Deploy your application to AWS ECS in minutes using GitHub Pipelines.

By Tejaswini Duluri
15 mins Read
Hello, I'm Tejashwini Duluri, software engineer at BeyondScale, specializing in microservices. I'm excited to share my journey in building a GitHub Actions workflow for deploying Python applications to AWS ECS, complete with dedicated staging and production environments. With a well-refined CI/CD pipeline, I'm here to guide you through the process.

In this article, I'll provide you with a comprehensive overview of these key steps, drawing from my hands-on experience, to serve as a valuable guide

Creating a GitHub Repository
One of the initial steps in this journey of course, is to create a GitHub repository for your project. This serves as the central hub for your code and CI/CD pipeline configuration.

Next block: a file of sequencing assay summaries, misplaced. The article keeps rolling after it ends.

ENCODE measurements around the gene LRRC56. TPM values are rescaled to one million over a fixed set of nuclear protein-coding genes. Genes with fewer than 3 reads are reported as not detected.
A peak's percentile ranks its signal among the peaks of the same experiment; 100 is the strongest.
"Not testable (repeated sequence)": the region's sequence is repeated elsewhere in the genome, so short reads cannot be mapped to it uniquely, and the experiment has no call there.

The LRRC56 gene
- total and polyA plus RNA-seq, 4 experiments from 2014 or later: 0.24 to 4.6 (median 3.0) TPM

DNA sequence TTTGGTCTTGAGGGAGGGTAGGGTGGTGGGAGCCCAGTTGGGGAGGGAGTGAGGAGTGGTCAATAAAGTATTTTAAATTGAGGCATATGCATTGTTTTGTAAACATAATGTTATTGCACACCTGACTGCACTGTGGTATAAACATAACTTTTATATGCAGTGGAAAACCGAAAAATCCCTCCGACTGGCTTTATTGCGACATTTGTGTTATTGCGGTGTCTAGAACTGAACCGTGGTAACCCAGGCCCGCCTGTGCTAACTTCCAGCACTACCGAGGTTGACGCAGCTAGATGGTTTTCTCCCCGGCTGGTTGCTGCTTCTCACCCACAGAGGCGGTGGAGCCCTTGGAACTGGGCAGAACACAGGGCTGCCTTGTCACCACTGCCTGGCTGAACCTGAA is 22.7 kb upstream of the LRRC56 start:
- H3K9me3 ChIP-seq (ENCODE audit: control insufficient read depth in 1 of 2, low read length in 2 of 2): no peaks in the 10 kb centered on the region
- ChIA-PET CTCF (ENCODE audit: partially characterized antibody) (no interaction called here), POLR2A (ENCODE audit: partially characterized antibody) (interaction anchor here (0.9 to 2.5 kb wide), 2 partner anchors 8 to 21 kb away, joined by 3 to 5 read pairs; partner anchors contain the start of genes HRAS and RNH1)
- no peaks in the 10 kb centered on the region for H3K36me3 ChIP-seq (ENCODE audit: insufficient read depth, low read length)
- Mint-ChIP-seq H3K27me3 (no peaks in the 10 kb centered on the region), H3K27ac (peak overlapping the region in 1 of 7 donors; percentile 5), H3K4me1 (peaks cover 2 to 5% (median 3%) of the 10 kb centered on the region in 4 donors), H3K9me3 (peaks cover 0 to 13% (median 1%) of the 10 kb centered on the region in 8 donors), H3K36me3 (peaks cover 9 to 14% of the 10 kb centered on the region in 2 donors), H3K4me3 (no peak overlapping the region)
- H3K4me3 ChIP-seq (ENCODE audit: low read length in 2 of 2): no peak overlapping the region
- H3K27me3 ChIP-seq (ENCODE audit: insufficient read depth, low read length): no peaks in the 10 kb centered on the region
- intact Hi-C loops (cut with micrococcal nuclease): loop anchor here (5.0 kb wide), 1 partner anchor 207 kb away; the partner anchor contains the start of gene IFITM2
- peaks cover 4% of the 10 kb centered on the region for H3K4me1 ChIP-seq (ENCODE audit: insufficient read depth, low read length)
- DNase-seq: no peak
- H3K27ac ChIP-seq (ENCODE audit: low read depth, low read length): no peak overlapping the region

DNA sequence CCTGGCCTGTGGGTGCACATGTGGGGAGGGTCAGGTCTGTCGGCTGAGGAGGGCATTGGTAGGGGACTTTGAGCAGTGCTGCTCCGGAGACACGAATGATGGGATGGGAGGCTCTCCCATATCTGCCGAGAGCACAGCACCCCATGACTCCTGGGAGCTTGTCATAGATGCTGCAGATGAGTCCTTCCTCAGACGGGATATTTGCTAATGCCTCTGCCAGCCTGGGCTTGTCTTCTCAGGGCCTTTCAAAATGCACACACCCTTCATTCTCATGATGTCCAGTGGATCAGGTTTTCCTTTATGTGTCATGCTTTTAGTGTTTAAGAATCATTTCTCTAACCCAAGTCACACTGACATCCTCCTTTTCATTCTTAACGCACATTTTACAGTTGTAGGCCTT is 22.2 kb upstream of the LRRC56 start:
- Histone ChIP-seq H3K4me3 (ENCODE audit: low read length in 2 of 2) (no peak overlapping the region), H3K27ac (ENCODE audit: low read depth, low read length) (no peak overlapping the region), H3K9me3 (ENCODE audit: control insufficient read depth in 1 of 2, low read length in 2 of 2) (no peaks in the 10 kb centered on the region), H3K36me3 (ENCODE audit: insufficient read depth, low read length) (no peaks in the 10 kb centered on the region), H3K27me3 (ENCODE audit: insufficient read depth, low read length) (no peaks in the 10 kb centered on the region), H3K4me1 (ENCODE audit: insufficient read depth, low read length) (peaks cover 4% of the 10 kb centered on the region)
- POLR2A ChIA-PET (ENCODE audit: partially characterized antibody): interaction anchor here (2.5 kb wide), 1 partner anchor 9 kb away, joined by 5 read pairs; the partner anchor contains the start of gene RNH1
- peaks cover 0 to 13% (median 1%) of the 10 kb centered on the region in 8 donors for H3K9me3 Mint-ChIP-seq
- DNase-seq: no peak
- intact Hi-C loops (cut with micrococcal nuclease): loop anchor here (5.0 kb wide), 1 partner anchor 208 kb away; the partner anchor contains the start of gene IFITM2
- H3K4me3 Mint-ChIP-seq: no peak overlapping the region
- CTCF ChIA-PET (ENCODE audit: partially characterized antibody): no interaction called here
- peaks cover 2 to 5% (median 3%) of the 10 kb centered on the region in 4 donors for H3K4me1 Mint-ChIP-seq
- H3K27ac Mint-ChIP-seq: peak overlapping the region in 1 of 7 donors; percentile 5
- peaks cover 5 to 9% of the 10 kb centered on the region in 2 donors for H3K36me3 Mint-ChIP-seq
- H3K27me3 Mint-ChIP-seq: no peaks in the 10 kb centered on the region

Kindly push your project code to the GitHub repository. To ensure a streamlined deployment process, I'd recommend organizing your code into separate branches for staging and production environments.

Secrets Registration
When it comes to handling secrets and environment variables, maintaining a balance between transparency and security is crucial.

Instead of uploading the entire .env file to your remote repository, it is recommended to use "Secrets and Variables" manager offered by Github.

  • 1
    Navigate to Repository Settings
    Begin by accessing your GitHub repository's settings tab. This is where you'll initiate the setup for handling secrets and variables.
  • 2
    Access Secrets and Variables
    Inside the settings tab, you'll find the "Secrets and Variables" section. This is the control center for managing environment-related secrets and variables, you can set up secret variables tailored to your environment. The following table shows the type of variables you can access
Below is the reference for setting for environment variables in github console for various envs: